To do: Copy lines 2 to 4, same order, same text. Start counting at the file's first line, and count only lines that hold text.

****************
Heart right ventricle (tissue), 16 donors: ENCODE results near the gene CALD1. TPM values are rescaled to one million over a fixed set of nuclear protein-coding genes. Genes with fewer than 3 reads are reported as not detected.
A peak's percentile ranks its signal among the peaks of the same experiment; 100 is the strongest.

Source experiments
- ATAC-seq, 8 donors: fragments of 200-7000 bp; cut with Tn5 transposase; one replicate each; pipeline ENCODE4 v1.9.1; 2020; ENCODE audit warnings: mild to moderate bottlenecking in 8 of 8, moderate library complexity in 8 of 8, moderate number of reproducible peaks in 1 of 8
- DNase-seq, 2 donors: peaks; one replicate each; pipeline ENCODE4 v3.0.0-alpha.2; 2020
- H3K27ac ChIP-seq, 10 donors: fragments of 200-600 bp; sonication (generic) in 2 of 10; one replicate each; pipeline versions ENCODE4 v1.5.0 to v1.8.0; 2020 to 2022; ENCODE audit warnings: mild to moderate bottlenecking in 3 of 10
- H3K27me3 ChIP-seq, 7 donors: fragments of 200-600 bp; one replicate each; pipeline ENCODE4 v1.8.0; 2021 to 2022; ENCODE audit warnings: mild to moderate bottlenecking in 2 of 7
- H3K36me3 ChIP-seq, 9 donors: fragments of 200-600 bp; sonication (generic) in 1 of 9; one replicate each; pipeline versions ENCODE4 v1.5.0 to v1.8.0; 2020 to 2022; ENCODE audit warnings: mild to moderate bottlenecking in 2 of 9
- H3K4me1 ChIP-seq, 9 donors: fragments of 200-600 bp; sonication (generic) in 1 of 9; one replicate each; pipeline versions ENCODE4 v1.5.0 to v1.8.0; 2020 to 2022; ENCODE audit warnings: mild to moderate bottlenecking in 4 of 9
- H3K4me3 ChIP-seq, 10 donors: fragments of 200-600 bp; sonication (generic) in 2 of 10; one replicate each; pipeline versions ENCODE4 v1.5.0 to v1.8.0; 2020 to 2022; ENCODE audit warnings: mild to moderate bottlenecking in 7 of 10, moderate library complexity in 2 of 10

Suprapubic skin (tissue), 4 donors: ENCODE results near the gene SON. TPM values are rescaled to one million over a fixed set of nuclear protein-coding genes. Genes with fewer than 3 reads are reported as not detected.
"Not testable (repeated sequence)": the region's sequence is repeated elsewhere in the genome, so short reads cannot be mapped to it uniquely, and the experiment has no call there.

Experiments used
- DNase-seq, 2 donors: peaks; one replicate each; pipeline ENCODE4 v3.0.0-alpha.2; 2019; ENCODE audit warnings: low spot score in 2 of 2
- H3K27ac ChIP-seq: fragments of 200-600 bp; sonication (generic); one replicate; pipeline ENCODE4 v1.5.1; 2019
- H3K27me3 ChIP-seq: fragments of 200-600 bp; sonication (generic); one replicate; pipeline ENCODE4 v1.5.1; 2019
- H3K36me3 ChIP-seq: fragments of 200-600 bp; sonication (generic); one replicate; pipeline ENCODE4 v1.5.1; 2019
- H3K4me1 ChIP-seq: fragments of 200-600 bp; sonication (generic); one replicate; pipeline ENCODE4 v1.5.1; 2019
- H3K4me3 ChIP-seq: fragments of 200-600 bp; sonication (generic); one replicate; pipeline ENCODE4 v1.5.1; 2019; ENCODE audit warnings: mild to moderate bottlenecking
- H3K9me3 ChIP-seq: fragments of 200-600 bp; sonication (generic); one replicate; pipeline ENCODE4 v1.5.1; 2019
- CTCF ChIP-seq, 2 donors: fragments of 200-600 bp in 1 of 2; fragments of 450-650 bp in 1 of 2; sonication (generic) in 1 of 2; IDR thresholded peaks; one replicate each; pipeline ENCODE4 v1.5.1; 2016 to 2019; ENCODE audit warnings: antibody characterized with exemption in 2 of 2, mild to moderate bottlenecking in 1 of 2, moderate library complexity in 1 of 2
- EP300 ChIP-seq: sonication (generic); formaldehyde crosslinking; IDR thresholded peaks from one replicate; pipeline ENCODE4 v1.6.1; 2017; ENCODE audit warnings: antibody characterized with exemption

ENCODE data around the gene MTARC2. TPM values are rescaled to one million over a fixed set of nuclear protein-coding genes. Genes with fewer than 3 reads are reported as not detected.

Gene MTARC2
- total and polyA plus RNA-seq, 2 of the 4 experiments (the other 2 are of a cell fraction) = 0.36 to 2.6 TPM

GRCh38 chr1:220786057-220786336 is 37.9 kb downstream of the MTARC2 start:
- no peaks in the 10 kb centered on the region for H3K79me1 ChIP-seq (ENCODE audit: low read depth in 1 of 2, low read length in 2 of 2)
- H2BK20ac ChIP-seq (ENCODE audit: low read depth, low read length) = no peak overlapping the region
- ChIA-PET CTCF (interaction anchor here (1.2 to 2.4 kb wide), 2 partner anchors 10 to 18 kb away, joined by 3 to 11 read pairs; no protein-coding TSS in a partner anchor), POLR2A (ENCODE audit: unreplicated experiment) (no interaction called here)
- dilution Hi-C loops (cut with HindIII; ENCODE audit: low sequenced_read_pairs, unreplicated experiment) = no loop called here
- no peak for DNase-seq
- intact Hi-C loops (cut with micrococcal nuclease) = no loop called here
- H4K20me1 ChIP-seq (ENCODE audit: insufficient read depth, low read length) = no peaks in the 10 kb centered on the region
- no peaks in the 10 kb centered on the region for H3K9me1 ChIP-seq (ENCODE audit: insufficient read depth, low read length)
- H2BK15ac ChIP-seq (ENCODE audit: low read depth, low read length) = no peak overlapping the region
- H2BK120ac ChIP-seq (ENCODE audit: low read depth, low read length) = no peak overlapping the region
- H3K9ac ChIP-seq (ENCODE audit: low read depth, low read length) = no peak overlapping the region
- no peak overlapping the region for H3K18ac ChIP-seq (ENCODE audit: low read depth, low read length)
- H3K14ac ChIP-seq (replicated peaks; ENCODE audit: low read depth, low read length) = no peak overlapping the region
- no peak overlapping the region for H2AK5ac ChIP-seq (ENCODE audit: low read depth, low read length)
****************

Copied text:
A peak's percentile ranks its signal among the peaks of the same experiment; 100 is the strongest.

Source experiments
- ATAC-seq, 8 donors: fragments of 200-7000 bp; cut with Tn5 transposase; one replicate each; pipeline ENCODE4 v1.9.1; 2020; ENCODE audit warnings: mild to moderate bottlenecking in 8 of 8, moderate library complexity in 8 of 8, moderate number of reproducible peaks in 1 of 8